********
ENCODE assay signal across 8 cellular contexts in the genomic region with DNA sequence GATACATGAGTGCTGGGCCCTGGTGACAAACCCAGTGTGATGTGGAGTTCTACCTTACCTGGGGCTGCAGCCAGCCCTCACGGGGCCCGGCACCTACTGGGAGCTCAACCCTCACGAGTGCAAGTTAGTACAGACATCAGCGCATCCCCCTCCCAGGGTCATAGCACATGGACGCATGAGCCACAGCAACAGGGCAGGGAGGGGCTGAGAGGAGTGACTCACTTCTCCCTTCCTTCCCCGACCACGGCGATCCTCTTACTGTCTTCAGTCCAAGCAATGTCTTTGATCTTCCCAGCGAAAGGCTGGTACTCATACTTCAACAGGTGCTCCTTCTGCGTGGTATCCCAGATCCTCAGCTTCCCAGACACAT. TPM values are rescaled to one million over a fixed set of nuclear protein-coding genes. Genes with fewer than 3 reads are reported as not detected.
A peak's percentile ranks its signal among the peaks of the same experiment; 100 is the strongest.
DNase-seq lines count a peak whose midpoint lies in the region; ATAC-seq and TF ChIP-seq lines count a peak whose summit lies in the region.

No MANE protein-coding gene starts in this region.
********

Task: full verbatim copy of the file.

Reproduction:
ENCODE assay signal across 8 cellular contexts in the genomic region with DNA sequence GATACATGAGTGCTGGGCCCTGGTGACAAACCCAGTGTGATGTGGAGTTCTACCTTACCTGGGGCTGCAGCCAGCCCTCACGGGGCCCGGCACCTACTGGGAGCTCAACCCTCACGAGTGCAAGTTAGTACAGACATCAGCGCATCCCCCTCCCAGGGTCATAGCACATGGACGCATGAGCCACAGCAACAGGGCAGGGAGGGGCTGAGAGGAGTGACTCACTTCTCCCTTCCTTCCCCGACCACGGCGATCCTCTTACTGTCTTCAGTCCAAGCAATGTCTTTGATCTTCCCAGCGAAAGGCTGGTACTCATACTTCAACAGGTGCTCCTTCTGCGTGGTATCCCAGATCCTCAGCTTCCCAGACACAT. TPM values are rescaled to one million over a fixed set of nuclear protein-coding genes. Genes with fewer than 3 reads are reported as not detected.
A peak's percentile ranks its signal among the peaks of the same experiment; 100 is the strongest.
DNase-seq lines count a peak whose midpoint lies in the region; ATAC-seq and TF ChIP-seq lines count a peak whose summit lies in the region.

No MANE protein-coding gene starts in this region.